On a summer’s night, there’s no delight quite like Shakespeare’s “A Midsummer Night’s Dream,” especially when performed in a magical outdoor venue.
The Shakespeare Center of Los Angeles (SCLA) has created a win-win production. Not only is the audience treated to laugh-out-loud fun and seriously great comedic acting, but in addition to staging the play in the Japanese Garden on the grounds of the West L.A. Veterans Healthcare Center, veterans from all branches of service are engaged in technical and front-of-house jobs.
Now in its 26th year, SCLA has given us a truly enchanted evening about an enchanted evening during which “Some Enchanted Evening” is actually sung on stage! There’s live music, and not only do the actors appear in multiple roles, they’re also the musicians and singers.
The mark of a terrific Shakespeare production is the ability of the actors to take centuries-old language and breathe fresh life into it. This cast of actors does that masterfully.
Returning Royal Shakespeare Co. director Kenn Sabberton has taken eight actors and morphed them into 22 characters, ranging from royal and earthly lovelorn Athenians to good-natured but loutish actor wannabes, plus an entire world of fairy kings, queens and sprites. It’s a truly remarkable — and no doubt exhausting — enterprise.
I marveled at the dynamic direction, and the skill of the actors, shifting seamlessly from one group of characters to the next.
How it all resolves is what makes “A Midsummer Night’s Dream” one of Shakespeare’s most beloved and satisfying comedies.
There are some hilarious classic slapstick shticks, much climbing on trees, poles and scaffolding along with some terrific vocal gymnastics; especially as the four young lovers swiftly shift to become the fairies and just as adeptly inhabit the personae of the clueless workmen.
This is a really topnotch Shakespearean experience.
On a personal note, my father spent his last months in the nursing home on that very same West L.A. VA campus, so visits there are often fraught with emotion for me. This visit, however, was charmed.
I’m especially moved that Shakespeare Center of Los Angeles has created its Veterans Summer Employment Program. Last year, veterans comprised 44 percent of the entire company’s workforce. Then there are all the complimentary tickets available to active military personnel, veterans, their caregivers and family members.
If you, a friend or family member are affiliated with the military, please let them know about this offer and plan to see one of the summer’s highlights. “A Midsummer Night’s Dream” runs at the Japanese Garden, adjacent to the Brentwood Theatre on the grounds of the VA campus, Tuesday through Sunday evenings at 8 p.m. Bring a pre-show picnic, gates open at 6:30 p.m., showtime’s at 8 p.m. Visit www.shakespearcenter.org or call (800) 838-3006.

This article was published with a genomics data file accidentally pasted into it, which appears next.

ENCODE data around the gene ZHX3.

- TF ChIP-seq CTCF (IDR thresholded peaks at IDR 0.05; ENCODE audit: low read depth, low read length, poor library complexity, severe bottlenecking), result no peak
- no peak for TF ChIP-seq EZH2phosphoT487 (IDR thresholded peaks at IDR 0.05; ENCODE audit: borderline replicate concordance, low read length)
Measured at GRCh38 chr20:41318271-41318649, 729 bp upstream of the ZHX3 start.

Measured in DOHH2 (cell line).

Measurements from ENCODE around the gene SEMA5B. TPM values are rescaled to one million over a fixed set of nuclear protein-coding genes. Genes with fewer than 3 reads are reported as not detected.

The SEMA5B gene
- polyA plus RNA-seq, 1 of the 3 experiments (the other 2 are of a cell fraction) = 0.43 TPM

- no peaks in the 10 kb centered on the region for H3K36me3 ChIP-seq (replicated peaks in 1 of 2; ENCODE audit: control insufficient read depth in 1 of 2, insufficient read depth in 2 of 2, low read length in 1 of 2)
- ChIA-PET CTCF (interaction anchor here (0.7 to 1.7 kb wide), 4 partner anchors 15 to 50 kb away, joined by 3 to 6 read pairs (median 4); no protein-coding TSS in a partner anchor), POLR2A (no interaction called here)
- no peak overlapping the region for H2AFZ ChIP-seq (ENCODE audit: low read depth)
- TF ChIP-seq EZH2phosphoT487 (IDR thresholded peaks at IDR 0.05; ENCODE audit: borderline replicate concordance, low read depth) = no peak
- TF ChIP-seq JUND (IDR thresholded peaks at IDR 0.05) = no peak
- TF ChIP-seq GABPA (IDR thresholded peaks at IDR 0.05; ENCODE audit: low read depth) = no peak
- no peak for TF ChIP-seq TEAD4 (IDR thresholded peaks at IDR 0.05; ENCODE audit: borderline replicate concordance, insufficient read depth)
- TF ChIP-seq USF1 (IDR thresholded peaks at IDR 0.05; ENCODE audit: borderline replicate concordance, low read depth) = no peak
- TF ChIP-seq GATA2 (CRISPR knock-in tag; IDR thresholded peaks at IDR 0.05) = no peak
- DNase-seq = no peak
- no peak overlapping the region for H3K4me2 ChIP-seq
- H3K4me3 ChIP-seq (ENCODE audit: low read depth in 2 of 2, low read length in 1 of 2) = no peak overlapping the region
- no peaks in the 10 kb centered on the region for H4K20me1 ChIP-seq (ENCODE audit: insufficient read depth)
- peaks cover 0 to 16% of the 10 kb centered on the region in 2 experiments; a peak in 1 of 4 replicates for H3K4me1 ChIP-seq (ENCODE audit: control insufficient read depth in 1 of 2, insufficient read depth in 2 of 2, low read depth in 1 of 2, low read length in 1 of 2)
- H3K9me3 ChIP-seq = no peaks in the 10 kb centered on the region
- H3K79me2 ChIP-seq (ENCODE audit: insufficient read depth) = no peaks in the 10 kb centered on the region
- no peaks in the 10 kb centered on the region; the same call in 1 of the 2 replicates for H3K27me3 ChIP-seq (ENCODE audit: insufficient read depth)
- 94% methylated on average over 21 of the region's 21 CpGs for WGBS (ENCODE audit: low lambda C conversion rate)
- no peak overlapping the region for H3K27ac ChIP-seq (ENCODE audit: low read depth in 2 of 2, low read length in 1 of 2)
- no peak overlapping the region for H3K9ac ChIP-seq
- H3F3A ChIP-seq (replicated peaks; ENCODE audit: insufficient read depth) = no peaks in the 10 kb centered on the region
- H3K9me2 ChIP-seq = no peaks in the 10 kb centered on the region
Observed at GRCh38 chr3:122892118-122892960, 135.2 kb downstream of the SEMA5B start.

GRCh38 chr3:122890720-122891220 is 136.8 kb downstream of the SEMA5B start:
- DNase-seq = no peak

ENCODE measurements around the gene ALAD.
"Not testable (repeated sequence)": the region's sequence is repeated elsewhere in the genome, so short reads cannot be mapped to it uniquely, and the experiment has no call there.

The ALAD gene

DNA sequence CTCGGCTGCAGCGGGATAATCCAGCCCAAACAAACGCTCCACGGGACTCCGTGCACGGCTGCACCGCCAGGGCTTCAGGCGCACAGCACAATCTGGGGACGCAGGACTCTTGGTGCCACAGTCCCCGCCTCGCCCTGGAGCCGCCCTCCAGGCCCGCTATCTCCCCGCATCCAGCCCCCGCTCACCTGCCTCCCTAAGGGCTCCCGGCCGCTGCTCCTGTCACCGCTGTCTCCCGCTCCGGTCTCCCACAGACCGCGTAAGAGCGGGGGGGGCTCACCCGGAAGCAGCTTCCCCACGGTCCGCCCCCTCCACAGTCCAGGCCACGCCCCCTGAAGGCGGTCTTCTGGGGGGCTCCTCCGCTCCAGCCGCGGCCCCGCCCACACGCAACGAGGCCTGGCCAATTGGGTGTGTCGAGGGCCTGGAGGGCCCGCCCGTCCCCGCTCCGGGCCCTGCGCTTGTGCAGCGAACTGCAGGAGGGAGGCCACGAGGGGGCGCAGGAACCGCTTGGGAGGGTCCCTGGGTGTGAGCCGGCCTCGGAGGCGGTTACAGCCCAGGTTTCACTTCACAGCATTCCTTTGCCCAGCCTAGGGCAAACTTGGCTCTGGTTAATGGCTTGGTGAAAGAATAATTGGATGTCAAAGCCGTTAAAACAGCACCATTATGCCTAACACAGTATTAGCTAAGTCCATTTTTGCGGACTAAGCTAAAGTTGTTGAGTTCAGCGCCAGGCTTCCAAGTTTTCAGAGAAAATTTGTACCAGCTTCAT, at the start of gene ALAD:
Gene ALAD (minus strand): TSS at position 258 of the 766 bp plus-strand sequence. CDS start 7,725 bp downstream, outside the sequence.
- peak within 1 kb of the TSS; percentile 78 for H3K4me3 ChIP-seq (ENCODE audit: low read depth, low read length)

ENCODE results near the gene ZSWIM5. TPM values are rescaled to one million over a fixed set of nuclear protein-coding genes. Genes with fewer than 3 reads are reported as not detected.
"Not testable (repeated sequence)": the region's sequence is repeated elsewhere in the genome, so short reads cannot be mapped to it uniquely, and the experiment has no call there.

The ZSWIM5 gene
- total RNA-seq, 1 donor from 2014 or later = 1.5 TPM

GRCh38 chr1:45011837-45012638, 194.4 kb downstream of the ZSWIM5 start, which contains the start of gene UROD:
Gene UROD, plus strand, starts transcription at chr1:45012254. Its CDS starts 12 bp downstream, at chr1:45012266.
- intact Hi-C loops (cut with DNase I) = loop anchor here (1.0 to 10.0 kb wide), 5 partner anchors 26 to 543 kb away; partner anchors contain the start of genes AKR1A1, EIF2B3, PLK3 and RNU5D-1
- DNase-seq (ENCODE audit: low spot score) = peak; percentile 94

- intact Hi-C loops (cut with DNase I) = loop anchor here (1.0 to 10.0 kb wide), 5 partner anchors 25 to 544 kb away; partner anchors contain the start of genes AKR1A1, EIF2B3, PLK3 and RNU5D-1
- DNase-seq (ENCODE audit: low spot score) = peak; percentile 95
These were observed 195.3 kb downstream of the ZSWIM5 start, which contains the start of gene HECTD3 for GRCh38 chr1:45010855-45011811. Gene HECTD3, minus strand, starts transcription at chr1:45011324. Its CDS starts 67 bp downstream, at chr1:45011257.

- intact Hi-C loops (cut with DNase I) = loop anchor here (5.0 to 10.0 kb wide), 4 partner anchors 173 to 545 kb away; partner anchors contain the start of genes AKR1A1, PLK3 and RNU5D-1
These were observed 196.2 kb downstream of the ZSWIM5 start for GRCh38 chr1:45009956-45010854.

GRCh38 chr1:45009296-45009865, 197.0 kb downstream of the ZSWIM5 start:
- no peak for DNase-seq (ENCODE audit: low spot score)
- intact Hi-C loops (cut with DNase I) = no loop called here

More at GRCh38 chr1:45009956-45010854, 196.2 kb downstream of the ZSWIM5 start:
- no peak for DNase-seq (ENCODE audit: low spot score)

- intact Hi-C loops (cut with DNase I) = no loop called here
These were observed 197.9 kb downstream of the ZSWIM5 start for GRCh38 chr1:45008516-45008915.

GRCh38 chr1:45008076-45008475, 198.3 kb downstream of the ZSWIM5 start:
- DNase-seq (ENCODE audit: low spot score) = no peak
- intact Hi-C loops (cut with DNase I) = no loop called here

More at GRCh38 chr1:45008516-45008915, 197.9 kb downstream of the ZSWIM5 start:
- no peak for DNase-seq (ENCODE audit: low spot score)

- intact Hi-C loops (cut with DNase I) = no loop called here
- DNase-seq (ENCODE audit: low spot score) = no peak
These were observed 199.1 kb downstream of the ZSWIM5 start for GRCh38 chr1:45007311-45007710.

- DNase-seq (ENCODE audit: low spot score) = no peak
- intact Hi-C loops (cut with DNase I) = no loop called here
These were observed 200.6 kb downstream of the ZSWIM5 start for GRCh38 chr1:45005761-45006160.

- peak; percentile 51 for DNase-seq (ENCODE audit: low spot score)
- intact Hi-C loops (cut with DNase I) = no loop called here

Once again “Shine,” bright stories of positive change, takes place tonight, July 18, at 7:30 p.m. at the YWCA Santa Monica/Westside, 2019 14th St. This monthly storytelling series features pros and amateurs who share inspiring true stories; tonight’s theme is “Family Vacation” and a featured storyteller is Hal Ackerman, author of “Write Screenplays that Sell…The Ackerman Way.” More details at (310) 452-2321 or www.StoriesBloom.com/ Suggested donation $5 to $10.
If dinner and a story sounds like a dream date, join the long-running literary salon, “Spoken Interludes.” Since 1996, actress, producer and hostess DeLauné Michel has been creating a literary dinner party by bringing best-selling and up-and-coming writers together to read their own work at different area restaurants.
The evening begins with socializing and a buffet dinner from 6 p.m. to 7 p.m., with readings from 7:30 p.m. to 8:30 p.m. Featured writers include award-winning best-seller Robert Crais, who reads from his new novel, “Suspect.” And award-winning and best-selling funnywoman Merrill Markoe reads from her new book, “Calm, Cool & Contentious.”
It takes place Monday, July 22 at Il Cielo Restaurant in Beverly Hills. Reserve online at http://spokeninterludes.com/ or bring $35 to the door.
The Los Angeles Children’s Theatre brings a fun, interactive production of “Hansel and Gretel” starting on Saturday, July 20, and running at 11 a.m. on Saturdays and Sundays through Aug. 25. Performances take place at The Little Theatre, 12420 Santa Monica Blvd., West Los Angeles, 90025. Great for all audiences ages 3 and up. Tickets are $10 and available online at the theater website, www.theblackboxtheater.org or call (310) 622-4482. Cash and checks only accepted at the door.
Sarah A. Spitz is a former freelance arts producer for NPR and former staff producer at public radio station KCRW-Santa Monica. She has also reviewed theatre for LAOpeningNights.com.